By Alex Evans, Editorial Director of the National Business Awards

By embracing sustainable enterprise models, SMEs are proving that it’s about more than reducing their carbon footprint, writes Alex Evans, Editorial Director of the National Business Awards

By embedding sustainable practices early in their development, SMEs are not only helping to preserve the planet’s resources but ensure their own business longevity.

“Most small and medium sized businesses are concerned with short term economic goals and survival rather than planning for the long term; but the long term survival and success of businesses is often a direct result of integrating and embedding sustainable practices into the business,” observes Richard Spencer, Head of Sustainability at the ICAEW and a judge for the ICAEW Sustainability Award.

The ICAEW believes that accountants have a major role to play in promoting sustainability by helping to demonstrate its impact on financial performance, as Richard explains: “Sustainable practices have to positively affect the bottom line of a business; and in order to see if this is happening it needs to be measured, reported and assured. These areas of expertise fall naturally under an accountant’s remit. Good quality information that is trusted and properly targeted is vital to sustainable businesses as it can provide feedback on performance which guides management decisions about the future.”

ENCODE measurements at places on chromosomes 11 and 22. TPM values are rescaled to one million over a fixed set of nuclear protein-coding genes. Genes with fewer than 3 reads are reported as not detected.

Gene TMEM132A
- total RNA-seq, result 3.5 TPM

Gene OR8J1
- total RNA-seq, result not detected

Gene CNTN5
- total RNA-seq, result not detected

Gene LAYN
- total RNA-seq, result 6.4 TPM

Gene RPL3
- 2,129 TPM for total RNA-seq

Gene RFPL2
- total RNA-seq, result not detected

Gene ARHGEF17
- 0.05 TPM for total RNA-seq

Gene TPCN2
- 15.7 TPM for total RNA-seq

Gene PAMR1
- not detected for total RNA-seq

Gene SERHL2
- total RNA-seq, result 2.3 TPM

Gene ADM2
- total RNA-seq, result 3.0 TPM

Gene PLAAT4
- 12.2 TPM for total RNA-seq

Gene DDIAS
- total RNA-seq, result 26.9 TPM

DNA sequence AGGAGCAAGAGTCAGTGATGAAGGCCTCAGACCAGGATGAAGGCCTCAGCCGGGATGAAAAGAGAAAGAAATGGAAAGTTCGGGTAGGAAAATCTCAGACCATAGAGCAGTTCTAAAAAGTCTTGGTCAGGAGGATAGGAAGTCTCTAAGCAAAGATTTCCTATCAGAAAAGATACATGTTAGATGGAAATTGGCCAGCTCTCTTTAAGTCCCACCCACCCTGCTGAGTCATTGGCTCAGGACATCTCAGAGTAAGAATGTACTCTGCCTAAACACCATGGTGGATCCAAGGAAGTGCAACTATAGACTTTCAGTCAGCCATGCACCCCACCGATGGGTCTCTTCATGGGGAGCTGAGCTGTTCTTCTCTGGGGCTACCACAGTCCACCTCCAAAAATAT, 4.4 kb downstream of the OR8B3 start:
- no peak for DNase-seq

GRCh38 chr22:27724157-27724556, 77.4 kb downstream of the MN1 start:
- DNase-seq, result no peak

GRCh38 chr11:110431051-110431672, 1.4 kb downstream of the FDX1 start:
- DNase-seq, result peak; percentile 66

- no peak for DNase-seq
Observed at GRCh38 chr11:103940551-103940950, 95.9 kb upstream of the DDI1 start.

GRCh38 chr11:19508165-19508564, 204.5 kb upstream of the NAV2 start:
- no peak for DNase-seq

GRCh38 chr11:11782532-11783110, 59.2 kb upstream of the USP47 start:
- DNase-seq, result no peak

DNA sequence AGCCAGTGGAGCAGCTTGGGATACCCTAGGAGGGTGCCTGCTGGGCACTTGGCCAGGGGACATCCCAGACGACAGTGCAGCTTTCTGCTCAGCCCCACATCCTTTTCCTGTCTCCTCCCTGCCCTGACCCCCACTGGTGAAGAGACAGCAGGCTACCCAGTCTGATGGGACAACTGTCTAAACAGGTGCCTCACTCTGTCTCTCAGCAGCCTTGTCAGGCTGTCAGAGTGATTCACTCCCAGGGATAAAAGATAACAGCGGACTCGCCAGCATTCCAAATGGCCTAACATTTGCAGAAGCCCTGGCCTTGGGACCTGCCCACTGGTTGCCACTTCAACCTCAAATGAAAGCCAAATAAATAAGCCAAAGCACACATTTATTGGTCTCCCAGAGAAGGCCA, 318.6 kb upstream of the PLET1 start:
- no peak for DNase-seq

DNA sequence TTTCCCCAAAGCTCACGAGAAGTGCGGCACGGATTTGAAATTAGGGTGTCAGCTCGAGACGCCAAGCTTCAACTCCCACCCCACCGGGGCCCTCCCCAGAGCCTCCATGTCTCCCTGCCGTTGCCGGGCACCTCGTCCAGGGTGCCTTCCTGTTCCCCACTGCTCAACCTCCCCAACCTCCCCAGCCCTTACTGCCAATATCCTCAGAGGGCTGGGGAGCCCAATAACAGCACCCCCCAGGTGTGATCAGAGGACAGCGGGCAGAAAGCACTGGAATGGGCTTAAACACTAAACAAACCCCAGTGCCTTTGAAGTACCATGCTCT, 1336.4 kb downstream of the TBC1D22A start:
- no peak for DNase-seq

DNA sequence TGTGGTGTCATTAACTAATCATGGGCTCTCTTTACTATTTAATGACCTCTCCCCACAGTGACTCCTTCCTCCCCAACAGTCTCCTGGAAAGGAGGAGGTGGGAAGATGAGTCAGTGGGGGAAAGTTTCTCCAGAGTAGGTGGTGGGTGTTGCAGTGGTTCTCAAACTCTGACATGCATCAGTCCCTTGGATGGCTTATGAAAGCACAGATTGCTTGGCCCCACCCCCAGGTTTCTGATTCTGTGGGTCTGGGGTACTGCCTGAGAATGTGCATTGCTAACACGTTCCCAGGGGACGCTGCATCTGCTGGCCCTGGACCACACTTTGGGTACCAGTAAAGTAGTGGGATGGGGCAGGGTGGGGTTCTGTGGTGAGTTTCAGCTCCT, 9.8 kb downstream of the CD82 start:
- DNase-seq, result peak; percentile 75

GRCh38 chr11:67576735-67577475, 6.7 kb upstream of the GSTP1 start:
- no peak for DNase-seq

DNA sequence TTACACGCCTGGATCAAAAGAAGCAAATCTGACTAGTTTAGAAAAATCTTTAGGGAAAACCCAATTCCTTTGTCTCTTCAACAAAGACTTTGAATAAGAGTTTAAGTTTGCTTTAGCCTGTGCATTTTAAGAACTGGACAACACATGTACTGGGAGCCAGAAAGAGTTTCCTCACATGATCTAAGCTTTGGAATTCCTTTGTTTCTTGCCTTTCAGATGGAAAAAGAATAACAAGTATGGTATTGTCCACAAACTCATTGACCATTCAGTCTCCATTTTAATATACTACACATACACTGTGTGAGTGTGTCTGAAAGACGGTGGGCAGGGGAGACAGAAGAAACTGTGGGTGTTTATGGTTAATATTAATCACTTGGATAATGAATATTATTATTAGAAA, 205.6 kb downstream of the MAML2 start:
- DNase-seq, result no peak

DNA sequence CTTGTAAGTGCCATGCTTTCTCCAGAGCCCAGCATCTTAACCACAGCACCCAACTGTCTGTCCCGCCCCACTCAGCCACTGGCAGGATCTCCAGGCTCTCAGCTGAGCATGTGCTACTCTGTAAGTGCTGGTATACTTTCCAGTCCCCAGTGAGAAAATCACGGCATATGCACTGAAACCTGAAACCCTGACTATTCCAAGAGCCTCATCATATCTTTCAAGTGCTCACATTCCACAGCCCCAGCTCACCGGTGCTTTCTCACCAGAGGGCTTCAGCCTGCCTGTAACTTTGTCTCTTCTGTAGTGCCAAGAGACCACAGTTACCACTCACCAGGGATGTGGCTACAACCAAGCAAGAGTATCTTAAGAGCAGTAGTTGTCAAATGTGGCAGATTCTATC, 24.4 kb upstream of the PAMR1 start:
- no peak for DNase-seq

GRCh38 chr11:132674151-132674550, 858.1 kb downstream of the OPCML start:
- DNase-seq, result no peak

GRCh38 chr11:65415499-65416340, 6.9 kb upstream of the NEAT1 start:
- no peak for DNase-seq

Long term leaders

As a measurable area of excellence linking to lean management and long-term thinking, sustainability is rising further up the agenda for big business — but quicker for some than others.

“While big business grapples with the need to transform, smaller innovative disruptors are already stepping forward with new business models that demonstrate dematerialisation, cradle to cradle use of materials and greater deployment of renewable energy in action,” says Dax Lovegrove, Head of Business and Industry at WWF, who adds that many of these innovations can be seen at www.wwf.org.uk/innovation.

Proving that big business can also transform, two of this year’s National Business Award winners have exemplary approaches to sustainability. Chemical giant Johnson Matthey, winner of the Coutts & Co Large-Cap Business of the Year, was described as “a poster company for sustainability” by panel judge Will Oulton, Head of Sustainability at Mercer, for pushing it through its entire supply chain.

Modular flooring specialist InterfaceFLOR, winner of the ICAEW Sustainability Award, is widely regarded as an environmental pioneer for its bold ambition to become the industry’s first sustainable business by 2020 (it’s so-called ‘Mission Zero’). Described by judges as “an outstanding business” that “has demonstrated exceptional leadership and an enviable track record in sustainability for almost 20 years”, its commitment to its ‘Mission Zero’ helped it triumph against finalists including Brakes Group, Anglian Water and Reed Elsevier.

By encouraging businesses of all sizes to compete on their commitment to excellence in sustainability, everyone on the planet wins. If you have achieved excellence in sustainability, find out if it’s worthy of national recognition in 2012 by submitting an entry for the ICAEW Sustainability Award. Find out more at www.nationalbusinessawards.co.uk

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